The talented team behind last year’s Smother, 201 Dance Company, return to the Fringe with another ambitious piece this year: Skin.
Tackling female to male gender transition through contemporary hip hop, the production opens on a beanie-clad boy, Michael, facing the audience and looking at his mirror reflection – a younger version of himself, identically dressed, with his back to us. Soon, as our protagonist sheds his jeans and hat, exposing a mane of hair, it becomes apparent that Michael was not born male and was, in fact, female. The following dance shows Michael’s struggle to keep up with his mother’s mannequin-esque movements, proves his discomfort in this female body, and we see him pluck at his dress and hair with agony.
The sharp, jagged choreography of Andrea Walker suits the subject well and as performed by Michaela Cisarikova, the jarring movements visualise Michael’s struggle in a way that is physically tangible. The original score works well in tandem too, with a thudding beat that reverberates in the audience’s bodies as they watch and adds to the sense of distress. Some ensemble moments are strong, as the rest of the dancers – both male and female – taunt Michael, emphasising his lack of belonging with either gender.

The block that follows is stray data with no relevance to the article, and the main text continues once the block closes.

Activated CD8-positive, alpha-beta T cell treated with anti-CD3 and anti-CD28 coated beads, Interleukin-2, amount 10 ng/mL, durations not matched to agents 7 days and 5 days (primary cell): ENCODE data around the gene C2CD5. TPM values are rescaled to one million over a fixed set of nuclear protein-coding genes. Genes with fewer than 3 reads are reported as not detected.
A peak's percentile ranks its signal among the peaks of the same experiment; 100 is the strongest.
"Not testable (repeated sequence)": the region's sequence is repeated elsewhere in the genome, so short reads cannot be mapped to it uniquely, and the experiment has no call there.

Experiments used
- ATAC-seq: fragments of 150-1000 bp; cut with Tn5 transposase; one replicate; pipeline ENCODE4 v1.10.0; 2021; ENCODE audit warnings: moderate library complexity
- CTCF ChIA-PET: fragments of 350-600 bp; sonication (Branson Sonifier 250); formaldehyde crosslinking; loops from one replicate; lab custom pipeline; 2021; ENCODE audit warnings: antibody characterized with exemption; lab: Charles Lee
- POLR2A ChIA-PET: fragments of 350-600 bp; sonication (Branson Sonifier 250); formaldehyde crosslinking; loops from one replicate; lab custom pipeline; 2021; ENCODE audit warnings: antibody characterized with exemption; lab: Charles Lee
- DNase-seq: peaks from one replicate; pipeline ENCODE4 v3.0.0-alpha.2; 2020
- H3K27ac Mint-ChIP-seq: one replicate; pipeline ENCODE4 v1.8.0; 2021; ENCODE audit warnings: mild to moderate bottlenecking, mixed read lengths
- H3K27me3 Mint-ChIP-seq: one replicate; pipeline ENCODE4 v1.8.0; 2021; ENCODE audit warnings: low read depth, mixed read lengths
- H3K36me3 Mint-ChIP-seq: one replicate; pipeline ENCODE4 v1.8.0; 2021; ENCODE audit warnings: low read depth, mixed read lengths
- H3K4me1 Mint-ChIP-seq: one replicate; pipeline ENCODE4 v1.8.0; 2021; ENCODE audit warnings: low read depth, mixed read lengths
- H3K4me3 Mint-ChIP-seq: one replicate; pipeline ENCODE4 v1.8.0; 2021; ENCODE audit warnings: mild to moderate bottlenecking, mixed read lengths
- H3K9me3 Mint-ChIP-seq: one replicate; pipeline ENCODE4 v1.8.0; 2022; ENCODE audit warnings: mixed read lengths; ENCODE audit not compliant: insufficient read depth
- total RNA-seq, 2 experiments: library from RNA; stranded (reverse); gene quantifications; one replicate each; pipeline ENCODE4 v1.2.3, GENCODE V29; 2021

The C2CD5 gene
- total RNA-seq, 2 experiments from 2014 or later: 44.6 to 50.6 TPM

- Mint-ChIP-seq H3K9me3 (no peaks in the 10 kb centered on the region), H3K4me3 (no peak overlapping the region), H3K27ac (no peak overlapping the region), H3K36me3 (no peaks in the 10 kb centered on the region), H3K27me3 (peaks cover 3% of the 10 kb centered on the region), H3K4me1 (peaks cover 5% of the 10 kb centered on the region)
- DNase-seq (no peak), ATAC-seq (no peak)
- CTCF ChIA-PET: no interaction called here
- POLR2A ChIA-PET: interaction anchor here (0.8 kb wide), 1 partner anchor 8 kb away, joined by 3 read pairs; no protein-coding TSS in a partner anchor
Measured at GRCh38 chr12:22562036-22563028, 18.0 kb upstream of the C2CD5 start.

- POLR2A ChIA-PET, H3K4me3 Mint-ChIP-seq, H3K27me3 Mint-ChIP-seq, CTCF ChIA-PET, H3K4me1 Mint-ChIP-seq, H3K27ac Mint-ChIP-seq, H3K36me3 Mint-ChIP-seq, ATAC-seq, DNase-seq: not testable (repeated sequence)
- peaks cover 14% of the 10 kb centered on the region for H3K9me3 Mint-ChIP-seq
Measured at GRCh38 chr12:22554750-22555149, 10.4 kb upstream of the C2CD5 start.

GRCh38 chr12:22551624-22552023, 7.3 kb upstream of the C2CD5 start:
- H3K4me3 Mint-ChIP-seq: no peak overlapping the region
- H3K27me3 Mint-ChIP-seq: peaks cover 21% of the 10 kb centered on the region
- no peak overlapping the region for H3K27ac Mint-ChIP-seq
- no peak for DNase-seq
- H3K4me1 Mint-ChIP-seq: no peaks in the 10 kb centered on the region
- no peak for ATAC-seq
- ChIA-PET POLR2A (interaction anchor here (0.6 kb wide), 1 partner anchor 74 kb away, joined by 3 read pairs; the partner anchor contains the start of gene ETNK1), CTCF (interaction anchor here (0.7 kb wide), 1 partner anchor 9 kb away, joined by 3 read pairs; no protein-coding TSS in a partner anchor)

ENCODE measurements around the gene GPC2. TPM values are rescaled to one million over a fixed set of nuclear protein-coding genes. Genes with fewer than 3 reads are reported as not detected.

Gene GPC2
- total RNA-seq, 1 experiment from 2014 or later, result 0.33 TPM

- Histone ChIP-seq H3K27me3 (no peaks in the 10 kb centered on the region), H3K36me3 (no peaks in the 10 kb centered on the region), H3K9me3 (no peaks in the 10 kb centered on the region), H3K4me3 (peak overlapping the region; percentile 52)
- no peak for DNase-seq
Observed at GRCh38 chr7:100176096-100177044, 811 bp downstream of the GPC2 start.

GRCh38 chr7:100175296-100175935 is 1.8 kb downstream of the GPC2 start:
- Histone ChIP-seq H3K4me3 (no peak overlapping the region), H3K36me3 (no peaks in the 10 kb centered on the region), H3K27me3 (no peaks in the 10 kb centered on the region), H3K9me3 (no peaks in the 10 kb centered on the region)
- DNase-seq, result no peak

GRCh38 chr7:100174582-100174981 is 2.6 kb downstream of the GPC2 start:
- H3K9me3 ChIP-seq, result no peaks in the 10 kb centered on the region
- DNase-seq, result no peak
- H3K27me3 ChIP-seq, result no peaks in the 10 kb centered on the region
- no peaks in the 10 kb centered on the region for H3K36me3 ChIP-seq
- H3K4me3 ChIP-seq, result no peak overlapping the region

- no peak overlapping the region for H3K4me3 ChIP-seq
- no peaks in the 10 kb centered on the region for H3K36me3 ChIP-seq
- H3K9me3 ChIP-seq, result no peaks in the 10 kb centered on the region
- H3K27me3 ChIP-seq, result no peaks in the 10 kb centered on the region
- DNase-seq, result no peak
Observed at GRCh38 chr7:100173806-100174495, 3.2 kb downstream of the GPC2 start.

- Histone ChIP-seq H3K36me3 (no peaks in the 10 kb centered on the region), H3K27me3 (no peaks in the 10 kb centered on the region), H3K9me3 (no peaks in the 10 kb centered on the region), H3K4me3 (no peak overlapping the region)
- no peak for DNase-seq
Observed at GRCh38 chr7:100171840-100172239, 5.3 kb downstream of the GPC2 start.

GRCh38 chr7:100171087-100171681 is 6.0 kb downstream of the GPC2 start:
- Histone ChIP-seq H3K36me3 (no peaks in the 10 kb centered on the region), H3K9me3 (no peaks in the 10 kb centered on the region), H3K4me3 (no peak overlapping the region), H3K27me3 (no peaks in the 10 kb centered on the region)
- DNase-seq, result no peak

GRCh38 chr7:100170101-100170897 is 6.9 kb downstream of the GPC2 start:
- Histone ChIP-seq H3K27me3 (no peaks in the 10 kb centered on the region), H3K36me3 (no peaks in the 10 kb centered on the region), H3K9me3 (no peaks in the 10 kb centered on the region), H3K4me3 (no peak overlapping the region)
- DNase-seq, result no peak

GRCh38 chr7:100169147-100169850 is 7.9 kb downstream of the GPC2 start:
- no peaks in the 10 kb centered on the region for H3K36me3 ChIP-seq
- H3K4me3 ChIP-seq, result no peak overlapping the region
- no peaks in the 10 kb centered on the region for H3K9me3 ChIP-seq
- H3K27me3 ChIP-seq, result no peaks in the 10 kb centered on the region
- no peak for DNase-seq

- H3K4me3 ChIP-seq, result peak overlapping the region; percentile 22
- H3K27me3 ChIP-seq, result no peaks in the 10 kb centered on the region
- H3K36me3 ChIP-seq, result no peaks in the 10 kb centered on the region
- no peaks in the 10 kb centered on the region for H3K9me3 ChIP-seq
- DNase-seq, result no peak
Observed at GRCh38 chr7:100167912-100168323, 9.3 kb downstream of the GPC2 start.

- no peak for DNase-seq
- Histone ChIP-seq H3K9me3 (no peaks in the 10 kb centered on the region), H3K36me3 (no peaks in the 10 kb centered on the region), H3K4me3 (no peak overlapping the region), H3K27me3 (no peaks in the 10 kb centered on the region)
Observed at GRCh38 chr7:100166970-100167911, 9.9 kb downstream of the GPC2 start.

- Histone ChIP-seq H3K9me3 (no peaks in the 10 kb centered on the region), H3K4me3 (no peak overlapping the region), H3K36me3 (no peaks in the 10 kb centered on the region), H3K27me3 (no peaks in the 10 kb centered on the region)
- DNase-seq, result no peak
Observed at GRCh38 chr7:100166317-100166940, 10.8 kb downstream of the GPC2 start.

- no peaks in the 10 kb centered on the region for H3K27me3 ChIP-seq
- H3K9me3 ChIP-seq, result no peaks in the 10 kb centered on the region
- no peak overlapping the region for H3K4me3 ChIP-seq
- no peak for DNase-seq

Unfortunately, most of the group choreography struggles to match up to the solo pieces Cisarikova performs, taking away some of the power of the piece and often the pace verges on the slow side, with movements repeated and spaces between the routines dragged out.
Skin is an extremely relevant piece this Fringe, and adds to the impressive array of productions tackling gender roles this season. However, some of the pacing issues take away from the rawness the production seeks to portray, resulting in a few moments that stop just short of the mark this talented company are certainly capable of achieving.
Words: Chiara Margiotta
Picture: Christopher Nash
Skin, Pleasance Courtyard, Aug 16-28, 8pm